Offices in Ottawa and Perth
(613) 722-1500

CONTACT US (613) 722-1500

Gimme Shelter – Lien Sheltering under Ontario’s Construction Act

Gimme Shelter – Lien Sheltering under Ontario’s Construction Act

By:

Posted October 29, 2021

In a previous blog post, we reviewed the steps that a contractor or supplier must take in order to first “preserve” and then “perfect” a construction lien under Ontario’s Construction Act – that is, to prevent it from expiring. Preservation occurs by registering a lien with the Land Registry Office. Perfection then requires a lien claimant to commence a court action to enforce the lien, and to file a corresponding Certificate of Action with the Land Registry Office.

However, section 36(4) of the Construction Act creates an alternate method for perfecting a construction lien, called “sheltering.” Sheltering allows a contractor’s or supplier’s lien (once it has been registered/preserved) to be perfected by another lienholder commencing a court action to perfect their own lien. In other words, a claim advanced by one contractor can automatically perfect liens held by other contractors working on the same project.

To qualify for sheltering, the rules set out in s. 36(4) are as follows:

  • The “sheltered” lien must have first been preserved;
  • The “sheltering” lien must have been perfected within the time limit for the sheltered lien to be perfected; and
  • The sheltered lien will only be perfected “as to the defendants and the nature of the relief claimed in the statement of claim under which it is sheltered”.

The rules also state that a sheltered lien, once perfected via sheltering, will not become invalid as a result of the sheltering lien later being shown to have been invalid. Finally, a defendant facing a sheltered lien claim is entitled to request and receive particulars of the claim of the sheltered claimant (since that claimant will not themselves have filed a claim containing particulars).

The case law surrounding sheltering has tended to focus on the question of how closely related the sheltered lien relates to the sheltering lien. For example: can a contractor have its lien perfected even if the work it did was entirely unrelated to the work performed by the other, sheltering, contractor? Can sheltering occur even if the sheltering party is a subcontractor who worked under the sheltered contractor?

The courts have firmly stated that the sheltering provisions are to be interpreted broadly and generously. As long as the sheltered contractor was doing work on the same project as the sheltering contractor, the sheltering will be valid. It is not necessary that the sheltered contractor’s work be a direct component of the sheltering contractor’s work. The courts have called this “vertical sheltering”, but have stated that the Construction Act provisions should instead allow for “horizontal sheltering”. Thus, instead of being overly rigorous and narrow in determining how the sheltering and sheltered liens are related, courts should be permissive in allowing lien claims on a project to be perfected even amongst unrelated subcontractors. It is even possible for a subcontractor’s claim to perfect the lien of a contractor higher up in the construction pyramid.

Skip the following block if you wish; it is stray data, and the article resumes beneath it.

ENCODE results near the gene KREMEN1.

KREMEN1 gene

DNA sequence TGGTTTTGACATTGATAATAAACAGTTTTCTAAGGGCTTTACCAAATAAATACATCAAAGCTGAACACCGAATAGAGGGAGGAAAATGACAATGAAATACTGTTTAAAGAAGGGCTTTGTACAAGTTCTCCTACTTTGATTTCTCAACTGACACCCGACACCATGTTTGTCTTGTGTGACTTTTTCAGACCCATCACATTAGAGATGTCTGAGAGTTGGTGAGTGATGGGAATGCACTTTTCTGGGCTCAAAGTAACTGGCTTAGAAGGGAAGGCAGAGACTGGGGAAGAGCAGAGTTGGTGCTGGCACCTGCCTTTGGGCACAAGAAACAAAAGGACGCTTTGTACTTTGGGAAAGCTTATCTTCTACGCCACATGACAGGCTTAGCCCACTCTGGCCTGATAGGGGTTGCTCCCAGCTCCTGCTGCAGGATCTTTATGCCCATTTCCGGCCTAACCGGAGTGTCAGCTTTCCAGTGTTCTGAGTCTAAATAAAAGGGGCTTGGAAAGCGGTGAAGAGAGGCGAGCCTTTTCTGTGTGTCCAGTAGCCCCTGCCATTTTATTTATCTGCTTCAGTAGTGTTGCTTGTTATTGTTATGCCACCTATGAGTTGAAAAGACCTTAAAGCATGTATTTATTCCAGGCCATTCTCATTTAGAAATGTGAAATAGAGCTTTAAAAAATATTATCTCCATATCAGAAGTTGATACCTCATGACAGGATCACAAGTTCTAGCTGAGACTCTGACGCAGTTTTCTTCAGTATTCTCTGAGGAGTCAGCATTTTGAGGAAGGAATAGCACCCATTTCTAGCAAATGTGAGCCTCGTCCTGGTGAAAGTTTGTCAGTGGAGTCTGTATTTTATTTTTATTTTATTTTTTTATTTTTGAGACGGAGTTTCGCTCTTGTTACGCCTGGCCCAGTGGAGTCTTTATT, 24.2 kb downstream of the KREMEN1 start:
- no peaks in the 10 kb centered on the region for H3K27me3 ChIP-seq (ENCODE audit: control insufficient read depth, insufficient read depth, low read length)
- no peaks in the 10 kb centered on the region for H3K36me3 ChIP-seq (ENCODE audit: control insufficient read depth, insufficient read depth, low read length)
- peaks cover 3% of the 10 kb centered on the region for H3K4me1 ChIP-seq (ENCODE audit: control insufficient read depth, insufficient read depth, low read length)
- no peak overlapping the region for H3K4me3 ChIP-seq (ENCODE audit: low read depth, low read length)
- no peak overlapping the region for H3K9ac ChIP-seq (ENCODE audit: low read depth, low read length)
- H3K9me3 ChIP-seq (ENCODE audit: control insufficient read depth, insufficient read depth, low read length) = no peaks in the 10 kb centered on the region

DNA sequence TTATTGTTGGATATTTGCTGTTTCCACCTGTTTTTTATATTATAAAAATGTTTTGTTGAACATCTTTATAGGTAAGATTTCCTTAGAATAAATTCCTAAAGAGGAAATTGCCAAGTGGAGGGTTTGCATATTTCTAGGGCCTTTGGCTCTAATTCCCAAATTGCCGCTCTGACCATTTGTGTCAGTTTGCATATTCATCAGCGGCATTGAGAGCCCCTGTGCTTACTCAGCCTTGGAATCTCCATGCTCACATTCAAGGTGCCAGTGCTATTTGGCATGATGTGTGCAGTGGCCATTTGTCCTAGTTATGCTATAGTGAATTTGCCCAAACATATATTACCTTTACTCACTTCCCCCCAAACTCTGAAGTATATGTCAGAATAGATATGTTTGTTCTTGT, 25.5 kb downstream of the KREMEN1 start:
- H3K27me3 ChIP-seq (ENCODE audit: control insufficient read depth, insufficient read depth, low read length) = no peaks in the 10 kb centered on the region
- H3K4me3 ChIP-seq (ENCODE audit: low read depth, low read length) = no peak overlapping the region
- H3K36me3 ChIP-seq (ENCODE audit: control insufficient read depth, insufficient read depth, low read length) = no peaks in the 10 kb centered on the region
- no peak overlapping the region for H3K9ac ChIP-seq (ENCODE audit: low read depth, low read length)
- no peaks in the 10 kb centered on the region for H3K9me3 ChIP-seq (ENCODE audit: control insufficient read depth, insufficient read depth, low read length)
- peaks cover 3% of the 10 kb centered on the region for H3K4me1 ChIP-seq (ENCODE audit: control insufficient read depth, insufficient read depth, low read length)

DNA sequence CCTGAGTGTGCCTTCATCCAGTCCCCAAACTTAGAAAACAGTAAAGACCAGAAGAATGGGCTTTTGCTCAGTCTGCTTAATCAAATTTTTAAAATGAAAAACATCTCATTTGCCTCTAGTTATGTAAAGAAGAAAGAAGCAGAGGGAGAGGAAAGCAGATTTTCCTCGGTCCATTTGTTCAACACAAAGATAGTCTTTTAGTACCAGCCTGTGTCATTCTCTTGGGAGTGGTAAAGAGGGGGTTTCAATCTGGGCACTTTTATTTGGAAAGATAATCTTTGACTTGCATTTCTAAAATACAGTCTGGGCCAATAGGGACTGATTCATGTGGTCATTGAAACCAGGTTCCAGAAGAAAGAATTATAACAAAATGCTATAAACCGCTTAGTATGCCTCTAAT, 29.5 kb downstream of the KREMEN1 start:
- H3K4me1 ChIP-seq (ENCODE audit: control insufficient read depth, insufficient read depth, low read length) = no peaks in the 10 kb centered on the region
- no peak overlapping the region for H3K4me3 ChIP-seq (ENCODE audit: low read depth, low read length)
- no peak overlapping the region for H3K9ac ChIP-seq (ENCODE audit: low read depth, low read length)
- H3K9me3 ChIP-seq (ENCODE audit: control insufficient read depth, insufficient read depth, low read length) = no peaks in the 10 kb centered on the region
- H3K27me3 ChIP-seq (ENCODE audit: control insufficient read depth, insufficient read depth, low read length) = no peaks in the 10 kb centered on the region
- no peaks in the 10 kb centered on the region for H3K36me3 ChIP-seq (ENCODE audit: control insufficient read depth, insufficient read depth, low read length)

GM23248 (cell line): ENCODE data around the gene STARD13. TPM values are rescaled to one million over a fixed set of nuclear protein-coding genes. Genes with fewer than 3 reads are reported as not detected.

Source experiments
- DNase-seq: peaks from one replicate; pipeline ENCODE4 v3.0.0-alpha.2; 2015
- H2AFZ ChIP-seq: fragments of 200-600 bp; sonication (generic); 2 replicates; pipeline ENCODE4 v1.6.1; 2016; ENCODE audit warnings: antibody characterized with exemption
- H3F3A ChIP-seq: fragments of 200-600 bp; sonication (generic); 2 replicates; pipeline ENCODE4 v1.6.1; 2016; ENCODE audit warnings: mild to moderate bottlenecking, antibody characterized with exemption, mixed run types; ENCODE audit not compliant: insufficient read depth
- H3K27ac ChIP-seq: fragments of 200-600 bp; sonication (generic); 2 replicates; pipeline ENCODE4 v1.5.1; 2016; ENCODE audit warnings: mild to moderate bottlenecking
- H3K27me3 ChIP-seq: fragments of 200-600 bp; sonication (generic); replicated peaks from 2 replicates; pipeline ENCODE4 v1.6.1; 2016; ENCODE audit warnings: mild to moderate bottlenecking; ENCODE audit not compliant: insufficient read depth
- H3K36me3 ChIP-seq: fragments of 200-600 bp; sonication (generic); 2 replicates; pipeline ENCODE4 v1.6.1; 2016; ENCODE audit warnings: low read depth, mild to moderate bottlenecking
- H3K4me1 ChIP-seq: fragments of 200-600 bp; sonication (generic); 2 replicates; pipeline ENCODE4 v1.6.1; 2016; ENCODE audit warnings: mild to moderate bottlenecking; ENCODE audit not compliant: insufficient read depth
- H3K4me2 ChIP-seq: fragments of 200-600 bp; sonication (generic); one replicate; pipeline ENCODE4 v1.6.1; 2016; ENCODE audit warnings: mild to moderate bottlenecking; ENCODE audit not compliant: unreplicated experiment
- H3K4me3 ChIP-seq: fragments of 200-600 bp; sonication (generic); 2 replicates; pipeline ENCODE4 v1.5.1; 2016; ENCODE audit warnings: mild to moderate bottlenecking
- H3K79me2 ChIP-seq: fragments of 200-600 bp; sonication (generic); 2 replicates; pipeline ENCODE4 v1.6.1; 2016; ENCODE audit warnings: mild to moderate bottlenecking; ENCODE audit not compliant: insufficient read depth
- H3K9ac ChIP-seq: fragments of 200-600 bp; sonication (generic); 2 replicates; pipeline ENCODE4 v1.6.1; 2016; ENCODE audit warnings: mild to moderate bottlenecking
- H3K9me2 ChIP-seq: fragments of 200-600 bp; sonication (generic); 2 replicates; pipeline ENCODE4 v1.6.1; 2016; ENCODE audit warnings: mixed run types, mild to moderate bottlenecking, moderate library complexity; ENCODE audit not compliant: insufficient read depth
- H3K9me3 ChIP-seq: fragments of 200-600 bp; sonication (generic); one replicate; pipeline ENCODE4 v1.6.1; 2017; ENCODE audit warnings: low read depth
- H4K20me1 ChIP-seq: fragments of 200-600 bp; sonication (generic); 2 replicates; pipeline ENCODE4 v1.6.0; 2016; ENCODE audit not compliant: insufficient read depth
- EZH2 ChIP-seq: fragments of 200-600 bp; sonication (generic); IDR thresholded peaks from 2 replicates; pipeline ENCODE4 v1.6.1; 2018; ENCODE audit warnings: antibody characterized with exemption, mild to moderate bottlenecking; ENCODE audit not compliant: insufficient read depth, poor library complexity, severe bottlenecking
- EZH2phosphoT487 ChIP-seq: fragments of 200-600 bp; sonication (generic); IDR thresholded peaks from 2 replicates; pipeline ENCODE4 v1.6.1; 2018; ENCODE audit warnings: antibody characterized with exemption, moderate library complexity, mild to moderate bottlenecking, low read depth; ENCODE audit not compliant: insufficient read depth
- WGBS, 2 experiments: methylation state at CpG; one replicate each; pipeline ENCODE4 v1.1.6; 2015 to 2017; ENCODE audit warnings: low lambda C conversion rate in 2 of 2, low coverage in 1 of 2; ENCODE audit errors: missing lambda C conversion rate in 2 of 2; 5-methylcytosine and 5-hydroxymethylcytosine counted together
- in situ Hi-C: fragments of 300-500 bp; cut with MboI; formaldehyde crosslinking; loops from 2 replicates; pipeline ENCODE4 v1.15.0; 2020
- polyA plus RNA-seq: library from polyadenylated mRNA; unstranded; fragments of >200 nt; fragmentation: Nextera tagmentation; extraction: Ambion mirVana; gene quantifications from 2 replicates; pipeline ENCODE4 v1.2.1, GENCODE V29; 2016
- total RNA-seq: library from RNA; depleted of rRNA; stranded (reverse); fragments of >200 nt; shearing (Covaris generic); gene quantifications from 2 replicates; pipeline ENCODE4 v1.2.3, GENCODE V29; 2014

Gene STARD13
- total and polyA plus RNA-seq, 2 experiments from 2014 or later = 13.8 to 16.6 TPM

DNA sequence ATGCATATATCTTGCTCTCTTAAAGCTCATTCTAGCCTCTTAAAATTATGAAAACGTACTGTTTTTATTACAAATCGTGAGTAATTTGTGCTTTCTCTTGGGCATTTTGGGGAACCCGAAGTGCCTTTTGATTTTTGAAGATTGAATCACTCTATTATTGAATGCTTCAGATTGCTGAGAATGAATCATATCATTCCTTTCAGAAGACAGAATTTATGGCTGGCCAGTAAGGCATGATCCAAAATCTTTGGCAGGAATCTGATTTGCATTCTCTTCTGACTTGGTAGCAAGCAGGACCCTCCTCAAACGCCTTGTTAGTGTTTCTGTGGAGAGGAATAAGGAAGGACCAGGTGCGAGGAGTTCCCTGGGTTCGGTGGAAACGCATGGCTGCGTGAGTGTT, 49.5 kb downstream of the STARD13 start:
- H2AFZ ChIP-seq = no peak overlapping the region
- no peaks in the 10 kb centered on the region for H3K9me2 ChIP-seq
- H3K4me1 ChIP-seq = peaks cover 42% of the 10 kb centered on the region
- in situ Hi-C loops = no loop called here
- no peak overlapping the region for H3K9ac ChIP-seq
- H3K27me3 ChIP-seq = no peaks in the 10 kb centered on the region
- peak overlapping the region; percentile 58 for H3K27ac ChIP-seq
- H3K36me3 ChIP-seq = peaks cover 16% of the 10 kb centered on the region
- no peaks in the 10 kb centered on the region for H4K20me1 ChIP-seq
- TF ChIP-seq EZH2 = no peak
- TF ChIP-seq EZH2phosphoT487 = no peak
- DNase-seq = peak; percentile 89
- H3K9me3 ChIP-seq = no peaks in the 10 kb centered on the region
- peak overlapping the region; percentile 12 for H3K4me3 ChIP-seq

Despite the courts’ permissive approach to the law of sheltering, any contractor seeking to perfect a lien should be wary of depending on the actions of another party. Coordinating with other claimants can provide economies of scale in litigation, but it will always be safer and more certain for a lien claimant to retain control by perfecting their own lien. Any contractors considering advancing a claim should obtain legal advice as early as possible in the process to avoid falling afoul of the Construction Act’s strict deadlines.

This blog post was written by Brett Hodgins, a member of the Commercial Litigation team.  He can be reached at 613-369-0379 or at brett.hodgins@mannlawyers.com.

More Resources

Blog |
Practice Management

By: 

Posted January 30, 2023

“If you don’t know, the thing to do is not to get scared, but to learn.”  Ayn Rand, Atlas Shrugged It is what it is[...]
Blog |
Family Law

By: 

Posted January 26, 2023

You have made the decision to separate from your partner. Now what? You have a house, a pension, maybe you have children, debts, and an[...]
Blog |
Environmental Law

By: 

Posted January 24, 2023

The Ontario government has moved ahead with changes to the Ontario Wetland Evaluation System in support of Bill 23, More Homes Built Faster Act, 2022. [...]
Blog |
Employment, Labour, and Human Rights

By: 

Posted January 17, 2023

While each of these cases could have its own blog post, we have decided to create a list of important cases for employers to be[...]
Blog |
Employment, Labour, and Human Rights

By: 

Posted January 10, 2023

Constructive Dismissal is an incredibly important protection for Ontario employees – one that is often used successfully to enforce employment rights. If you ask members[...]
Blog |
Estate Litigation, Wills, Trusts and Estates

By: 

Posted January 4, 2023

Executing powers of attorney is an important component of estate planning and allows individuals to decide who will manage their affairs should they become incapable[...]

Subscribe to Our Newsletter

"*" indicates required fields

Name*
Consent*
This field is for validation purposes and should be left unchanged.